Biomed Res Int. 2014;2014:617565. doi: 10.1155/2014/617565.

Electrophysiological studies in patients with pulmonary hypertension: a retrospective investigation.

Bandorski D1, Schmitt J2, Kurzlechner C1, Erkapic D2, Hamm CW3, Seeger W1, Ghofrani A1, Höltgen R4, Gall H1.
  • 1The German Centre for Lung Research (DZL), University of Giessen and Marburg Lung Centre (UGMLC), Klinikstrasse 33, 35392 Giessen, Germany.
  • 2Medical Clinic 1, University Hospital Giessen and Marburg GmbH, Klinikstrasse 33, 35392 Giessen, Germany ; Department of Cardiology, Kerckhoff Heart and Thorax Centre, Benekestrasse 2-8, 61231 Bad Nauheim, Germany.
  • 3Medical Clinic 1, University Hospital Giessen and Marburg GmbH, Klinikstrasse 33, 35392 Giessen, Germany.
  • 4Medical Clinic III, St. Agnes Hospital Bocholt, Barloer Weg 125, 46397 Bocholt, Germany.



Few studies have investigated patients with pulmonary hypertension and arrhythmias. Data on electrophysiological studies in these patients are rare. In a retrospective dual-centre design, we analysed data from patients with indications for electrophysiological study. Fifty-five patients with pulmonary hypertension were included (Dana Point Classification: group 1: 14, group 2: 23, group 3: 4, group 4: 8, group 5: 2, and 4 patients with exercised-induced pulmonary hypertension). Clinical data, 6-minute walk distance, laboratory values, and echocardiography were collected/performed. Nonsustained ventricular tachycardia was the most frequent indication (n = 15) for an electrophysiological study, followed by atrial flutter (n = 14). In summary 36 ablations were performed and 25 of them were successful (atrial flutter 12 of 14 and atrioventricular nodal reentrant tachycardia 4 of 4). Fluoroscopy time was 16 ± 14.4 minutes. Electrophysiological studies in patients with pulmonary hypertension are feasible and safe. Ablation procedures are as effective in these patients as in non-PAH patients with atrial flutter and atrioventricular nodal reentrant tachycardia and should be performed likewise. The prognostic relevance of ventricular stimulations and inducible ventricular tachycardias in these patients is still unclear and requires further investigation.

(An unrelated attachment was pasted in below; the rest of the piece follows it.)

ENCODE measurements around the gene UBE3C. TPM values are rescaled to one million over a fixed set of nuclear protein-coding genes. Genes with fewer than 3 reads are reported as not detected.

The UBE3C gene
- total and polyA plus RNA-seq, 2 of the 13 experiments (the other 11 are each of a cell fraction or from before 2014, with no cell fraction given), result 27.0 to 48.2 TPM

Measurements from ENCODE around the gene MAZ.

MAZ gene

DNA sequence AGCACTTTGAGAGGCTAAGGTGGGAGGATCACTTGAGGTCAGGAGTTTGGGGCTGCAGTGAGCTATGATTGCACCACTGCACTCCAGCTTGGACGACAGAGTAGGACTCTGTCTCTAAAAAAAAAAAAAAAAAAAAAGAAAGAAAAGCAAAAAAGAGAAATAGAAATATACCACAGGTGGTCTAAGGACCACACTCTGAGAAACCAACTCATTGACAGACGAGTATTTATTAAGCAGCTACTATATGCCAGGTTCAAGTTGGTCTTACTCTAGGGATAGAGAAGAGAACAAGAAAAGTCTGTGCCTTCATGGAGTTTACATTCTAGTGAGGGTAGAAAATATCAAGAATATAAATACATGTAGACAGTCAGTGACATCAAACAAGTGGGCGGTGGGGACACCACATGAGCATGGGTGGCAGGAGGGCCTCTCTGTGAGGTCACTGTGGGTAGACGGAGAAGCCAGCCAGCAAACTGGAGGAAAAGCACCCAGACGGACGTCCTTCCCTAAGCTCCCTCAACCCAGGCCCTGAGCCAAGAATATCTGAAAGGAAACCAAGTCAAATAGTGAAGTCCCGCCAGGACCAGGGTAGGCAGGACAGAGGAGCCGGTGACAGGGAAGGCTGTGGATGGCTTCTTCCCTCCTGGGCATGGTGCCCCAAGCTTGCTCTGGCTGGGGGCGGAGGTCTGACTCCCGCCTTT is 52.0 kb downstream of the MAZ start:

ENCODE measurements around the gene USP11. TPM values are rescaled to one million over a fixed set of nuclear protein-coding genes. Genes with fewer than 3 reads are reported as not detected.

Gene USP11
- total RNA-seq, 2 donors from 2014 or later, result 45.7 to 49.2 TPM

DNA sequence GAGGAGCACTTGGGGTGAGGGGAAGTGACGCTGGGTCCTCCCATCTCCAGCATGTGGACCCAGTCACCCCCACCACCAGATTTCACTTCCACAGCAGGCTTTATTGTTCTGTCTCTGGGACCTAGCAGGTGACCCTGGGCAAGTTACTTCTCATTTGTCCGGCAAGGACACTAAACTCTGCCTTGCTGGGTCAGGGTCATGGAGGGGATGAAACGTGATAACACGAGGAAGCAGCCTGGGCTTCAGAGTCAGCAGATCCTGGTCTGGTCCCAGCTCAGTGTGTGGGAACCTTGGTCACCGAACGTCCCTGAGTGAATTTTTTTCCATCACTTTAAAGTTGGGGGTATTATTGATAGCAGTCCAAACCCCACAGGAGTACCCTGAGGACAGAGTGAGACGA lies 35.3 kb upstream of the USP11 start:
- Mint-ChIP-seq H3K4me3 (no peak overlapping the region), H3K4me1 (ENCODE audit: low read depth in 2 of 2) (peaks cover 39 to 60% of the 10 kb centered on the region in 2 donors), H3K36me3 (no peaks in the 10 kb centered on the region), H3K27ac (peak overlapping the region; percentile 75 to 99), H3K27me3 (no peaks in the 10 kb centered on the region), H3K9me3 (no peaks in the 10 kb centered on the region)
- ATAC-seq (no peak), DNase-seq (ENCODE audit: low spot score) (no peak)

PMID: 24977152



Pulmonary hypertension (PH) is defined as mean pulmonary arterial pressure ³ 25 mm Hg at rest and a pulmonary capillary wedge pressure (PcWP) £/³ 15 mm Hg in precapillary/postcapillary forms. The current classification distinguishes five groups of PH considering pathophysiological underlying mechanisms leading to PH. Patients with PH mostly suffer from supraventricular tachycardias like atrial flutter, atrial fibrillation and atrial tachycardia. Causal are morphological changes in the right cardiac chambers caused by chronic pressure overload deteriorating right ventricular function resulting in cardiac decompensation and heart failure. Loss of coordinated atrial contraction is not tolerated well. Failure to reestablish sinus rhythm in patients with PH increases mortality. Ventricular arrhythmias are rarely reported in studies investigating these patients. Own data revealed non-sustained ventricular arrhythmias (nsVT) in 12 of 92 patients who underwent Holter-ECG over 72 hours (1).